Creating a Data Entry Screen

To add a screen to the project, you use one of the following options:

  • Right-click the Screens folder in Solution Explorer and select Add Screen.
  • Click the Screen button in the Entity Designer.
  • Select Project, Add Screen.

Whichever option you use, you are prompted to specify a screen template, a screen name, and screen data in the Add New Screen dialog, shown in Figure 3.6.

Figure 3.6.

Figure 3.6. You can add new screens to the project in the Add New Screen dialog.

On the left side of the dialog, you see the list of available templates. Select the New Data Screen one. Notice that in the center of the dialog, you can see a preview of what the screen looks like. Next, you need to specify the data source that will be associated with the screen. In the Screen Data combo box, pick up the table you want to associate with the screen. Basically, here you see the list of all the entities you defined in your project. Currently, there is only the Contact entity, so just select this one. After you select the screen data, a check box becomes visible. In this case, it is named Contact Details and, if you check it, the resulting application will also allow editing the entity’s details. When you choose the data source, LightSwitch automatically changes the content of the Screen Name text box, providing a more meaningful value (CreateNewContact) in the current example. Now click OK. At this point, Visual Studio LightSwitch switches to the Screen Designer view. As explained in Chapter 2, you will not get an interactive designer for the screen; instead, you get a list of controls laid out in a content tree comprising the screen’s user interface. Figure 3.7 shows the Designer screen for the CreateNewContact screen.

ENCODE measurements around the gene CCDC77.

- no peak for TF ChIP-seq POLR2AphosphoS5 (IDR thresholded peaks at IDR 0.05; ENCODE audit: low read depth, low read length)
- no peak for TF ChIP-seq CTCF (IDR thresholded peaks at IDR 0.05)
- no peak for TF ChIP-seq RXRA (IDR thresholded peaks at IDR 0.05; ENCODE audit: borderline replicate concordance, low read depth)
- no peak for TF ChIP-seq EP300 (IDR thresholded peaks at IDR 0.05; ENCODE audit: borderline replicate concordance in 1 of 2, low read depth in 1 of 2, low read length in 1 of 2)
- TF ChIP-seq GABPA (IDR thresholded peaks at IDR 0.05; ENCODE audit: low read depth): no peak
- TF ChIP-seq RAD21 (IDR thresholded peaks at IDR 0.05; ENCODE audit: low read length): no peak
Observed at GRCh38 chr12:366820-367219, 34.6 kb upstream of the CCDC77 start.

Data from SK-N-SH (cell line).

Figure 3.7.

Figure 3.7. The Screen Designer for the CreateNewContact screen.

The user interface composition is shown in a hierarchical fashion. At the top is an element named Rows Layout that specifies how the user interface is globally organized. Nested are the Screen Command Bar (that is, the Ribbon) with two buttons (one for saving data and one for refreshing controls) and an element named Rows Layout that contains all controls that allow user input. In particular, you can see a number of text boxes that accept input from the user, a control named Email Address Editor that is specific for accepting email addresses, a Phone Number Editor control that can accept and format phone numbers, and an Image Editor control that allows uploading an image. Rows Layout consists of two containers of controls that are part of a major set that is described later. For now, you need to understand how the user interface is organized and that you have no form designer as in Visual Studio 2010. It is worth mentioning that the new screen now appears in Solution Explorer (see Figure 3.7). On the left side of the designer, you have an element named ContactProperty that represents a single contact on the screen. This element is expanded to show the data properties, which basically are the same properties you defined in the Contact entity. There are also some elements referring to buttons (Close, Refresh, and Save).